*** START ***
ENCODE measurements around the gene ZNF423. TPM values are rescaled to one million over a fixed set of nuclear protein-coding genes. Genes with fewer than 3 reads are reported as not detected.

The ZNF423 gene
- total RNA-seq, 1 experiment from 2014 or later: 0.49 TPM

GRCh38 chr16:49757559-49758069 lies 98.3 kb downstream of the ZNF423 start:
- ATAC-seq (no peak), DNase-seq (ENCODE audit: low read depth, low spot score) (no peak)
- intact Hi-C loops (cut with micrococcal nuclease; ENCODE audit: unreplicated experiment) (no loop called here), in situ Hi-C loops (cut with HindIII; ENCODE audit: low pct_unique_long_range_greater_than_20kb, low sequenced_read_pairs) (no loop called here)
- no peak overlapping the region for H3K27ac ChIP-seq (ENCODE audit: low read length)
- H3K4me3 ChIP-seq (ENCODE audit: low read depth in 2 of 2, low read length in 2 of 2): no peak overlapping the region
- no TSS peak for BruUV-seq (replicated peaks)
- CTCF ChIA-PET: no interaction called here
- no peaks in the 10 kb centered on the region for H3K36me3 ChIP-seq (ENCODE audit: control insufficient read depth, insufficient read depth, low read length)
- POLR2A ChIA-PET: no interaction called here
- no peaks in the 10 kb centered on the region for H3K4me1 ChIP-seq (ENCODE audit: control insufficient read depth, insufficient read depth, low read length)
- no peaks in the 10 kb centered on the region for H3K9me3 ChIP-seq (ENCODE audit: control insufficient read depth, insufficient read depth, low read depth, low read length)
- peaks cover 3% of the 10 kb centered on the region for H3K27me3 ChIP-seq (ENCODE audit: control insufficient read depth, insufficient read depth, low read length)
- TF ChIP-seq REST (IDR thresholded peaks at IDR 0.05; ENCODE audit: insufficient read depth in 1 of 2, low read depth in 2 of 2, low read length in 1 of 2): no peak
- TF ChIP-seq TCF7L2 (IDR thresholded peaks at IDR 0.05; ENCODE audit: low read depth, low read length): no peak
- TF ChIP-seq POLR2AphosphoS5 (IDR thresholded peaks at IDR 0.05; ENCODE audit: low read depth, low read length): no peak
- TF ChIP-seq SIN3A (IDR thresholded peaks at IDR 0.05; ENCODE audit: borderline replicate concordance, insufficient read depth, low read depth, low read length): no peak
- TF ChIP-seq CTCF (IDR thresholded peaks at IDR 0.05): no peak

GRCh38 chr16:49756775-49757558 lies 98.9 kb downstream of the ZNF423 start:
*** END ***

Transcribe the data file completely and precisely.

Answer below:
ENCODE measurements around the gene ZNF423. TPM values are rescaled to one million over a fixed set of nuclear protein-coding genes. Genes with fewer than 3 reads are reported as not detected.

The ZNF423 gene
- total RNA-seq, 1 experiment from 2014 or later: 0.49 TPM

GRCh38 chr16:49757559-49758069 lies 98.3 kb downstream of the ZNF423 start:
- ATAC-seq (no peak), DNase-seq (ENCODE audit: low read depth, low spot score) (no peak)
- intact Hi-C loops (cut with micrococcal nuclease; ENCODE audit: unreplicated experiment) (no loop called here), in situ Hi-C loops (cut with HindIII; ENCODE audit: low pct_unique_long_range_greater_than_20kb, low sequenced_read_pairs) (no loop called here)
- no peak overlapping the region for H3K27ac ChIP-seq (ENCODE audit: low read length)
- H3K4me3 ChIP-seq (ENCODE audit: low read depth in 2 of 2, low read length in 2 of 2): no peak overlapping the region
- no TSS peak for BruUV-seq (replicated peaks)
- CTCF ChIA-PET: no interaction called here
- no peaks in the 10 kb centered on the region for H3K36me3 ChIP-seq (ENCODE audit: control insufficient read depth, insufficient read depth, low read length)
- POLR2A ChIA-PET: no interaction called here
- no peaks in the 10 kb centered on the region for H3K4me1 ChIP-seq (ENCODE audit: control insufficient read depth, insufficient read depth, low read length)
- no peaks in the 10 kb centered on the region for H3K9me3 ChIP-seq (ENCODE audit: control insufficient read depth, insufficient read depth, low read depth, low read length)
- peaks cover 3% of the 10 kb centered on the region for H3K27me3 ChIP-seq (ENCODE audit: control insufficient read depth, insufficient read depth, low read length)
- TF ChIP-seq REST (IDR thresholded peaks at IDR 0.05; ENCODE audit: insufficient read depth in 1 of 2, low read depth in 2 of 2, low read length in 1 of 2): no peak
- TF ChIP-seq TCF7L2 (IDR thresholded peaks at IDR 0.05; ENCODE audit: low read depth, low read length): no peak
- TF ChIP-seq POLR2AphosphoS5 (IDR thresholded peaks at IDR 0.05; ENCODE audit: low read depth, low read length): no peak
- TF ChIP-seq SIN3A (IDR thresholded peaks at IDR 0.05; ENCODE audit: borderline replicate concordance, insufficient read depth, low read depth, low read length): no peak
- TF ChIP-seq CTCF (IDR thresholded peaks at IDR 0.05): no peak

GRCh38 chr16:49756775-49757558 lies 98.9 kb downstream of the ZNF423 start: